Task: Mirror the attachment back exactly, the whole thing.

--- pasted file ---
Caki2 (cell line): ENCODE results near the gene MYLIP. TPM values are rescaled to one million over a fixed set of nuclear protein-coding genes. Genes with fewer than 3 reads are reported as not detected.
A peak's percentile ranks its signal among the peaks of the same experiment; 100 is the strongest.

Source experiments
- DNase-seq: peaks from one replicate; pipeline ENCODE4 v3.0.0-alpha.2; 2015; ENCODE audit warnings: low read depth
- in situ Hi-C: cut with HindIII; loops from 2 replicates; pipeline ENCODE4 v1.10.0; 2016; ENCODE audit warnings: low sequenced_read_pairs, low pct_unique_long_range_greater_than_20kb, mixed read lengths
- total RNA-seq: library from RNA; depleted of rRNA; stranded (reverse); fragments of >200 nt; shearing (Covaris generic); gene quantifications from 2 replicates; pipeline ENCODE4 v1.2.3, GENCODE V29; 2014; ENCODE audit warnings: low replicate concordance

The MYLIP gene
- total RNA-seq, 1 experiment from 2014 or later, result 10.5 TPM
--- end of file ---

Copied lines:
Caki2 (cell line): ENCODE results near the gene MYLIP. TPM values are rescaled to one million over a fixed set of nuclear protein-coding genes. Genes with fewer than 3 reads are reported as not detected.
A peak's percentile ranks its signal among the peaks of the same experiment; 100 is the strongest.

Source experiments
- DNase-seq: peaks from one replicate; pipeline ENCODE4 v3.0.0-alpha.2; 2015; ENCODE audit warnings: low read depth
- in situ Hi-C: cut with HindIII; loops from 2 replicates; pipeline ENCODE4 v1.10.0; 2016; ENCODE audit warnings: low sequenced_read_pairs, low pct_unique_long_range_greater_than_20kb, mixed read lengths
- total RNA-seq: library from RNA; depleted of rRNA; stranded (reverse); fragments of >200 nt; shearing (Covaris generic); gene quantifications from 2 replicates; pipeline ENCODE4 v1.2.3, GENCODE V29; 2014; ENCODE audit warnings: low replicate concordance

The MYLIP gene
- total RNA-seq, 1 experiment from 2014 or later, result 10.5 TPM